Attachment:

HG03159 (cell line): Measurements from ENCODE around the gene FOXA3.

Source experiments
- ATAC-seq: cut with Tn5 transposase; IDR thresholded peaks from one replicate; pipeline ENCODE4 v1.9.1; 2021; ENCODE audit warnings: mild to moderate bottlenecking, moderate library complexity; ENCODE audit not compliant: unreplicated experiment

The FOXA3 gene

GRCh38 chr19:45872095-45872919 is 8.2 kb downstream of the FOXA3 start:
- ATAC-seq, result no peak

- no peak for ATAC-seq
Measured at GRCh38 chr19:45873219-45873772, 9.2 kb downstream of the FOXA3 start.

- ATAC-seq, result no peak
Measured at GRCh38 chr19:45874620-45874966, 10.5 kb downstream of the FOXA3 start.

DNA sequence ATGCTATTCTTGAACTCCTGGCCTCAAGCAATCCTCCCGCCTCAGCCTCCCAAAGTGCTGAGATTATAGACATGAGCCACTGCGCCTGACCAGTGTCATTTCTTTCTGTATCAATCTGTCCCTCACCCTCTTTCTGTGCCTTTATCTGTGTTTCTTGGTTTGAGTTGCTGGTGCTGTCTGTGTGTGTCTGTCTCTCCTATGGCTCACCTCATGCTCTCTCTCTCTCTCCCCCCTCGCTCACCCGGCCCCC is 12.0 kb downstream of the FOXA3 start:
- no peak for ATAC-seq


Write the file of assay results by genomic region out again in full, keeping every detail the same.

HG03159 (cell line): Measurements from ENCODE around the gene FOXA3.

Source experiments
- ATAC-seq: cut with Tn5 transposase; IDR thresholded peaks from one replicate; pipeline ENCODE4 v1.9.1; 2021; ENCODE audit warnings: mild to moderate bottlenecking, moderate library complexity; ENCODE audit not compliant: unreplicated experiment

The FOXA3 gene

GRCh38 chr19:45872095-45872919 is 8.2 kb downstream of the FOXA3 start:
- ATAC-seq, result no peak

- no peak for ATAC-seq
Measured at GRCh38 chr19:45873219-45873772, 9.2 kb downstream of the FOXA3 start.

- ATAC-seq, result no peak
Measured at GRCh38 chr19:45874620-45874966, 10.5 kb downstream of the FOXA3 start.

DNA sequence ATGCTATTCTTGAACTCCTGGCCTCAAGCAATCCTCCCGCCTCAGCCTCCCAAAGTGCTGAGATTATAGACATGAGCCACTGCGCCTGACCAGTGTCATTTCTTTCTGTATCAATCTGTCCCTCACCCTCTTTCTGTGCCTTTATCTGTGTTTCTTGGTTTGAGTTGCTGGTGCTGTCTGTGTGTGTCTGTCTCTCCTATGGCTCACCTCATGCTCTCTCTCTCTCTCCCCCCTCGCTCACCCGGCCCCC is 12.0 kb downstream of the FOXA3 start:
- no peak for ATAC-seq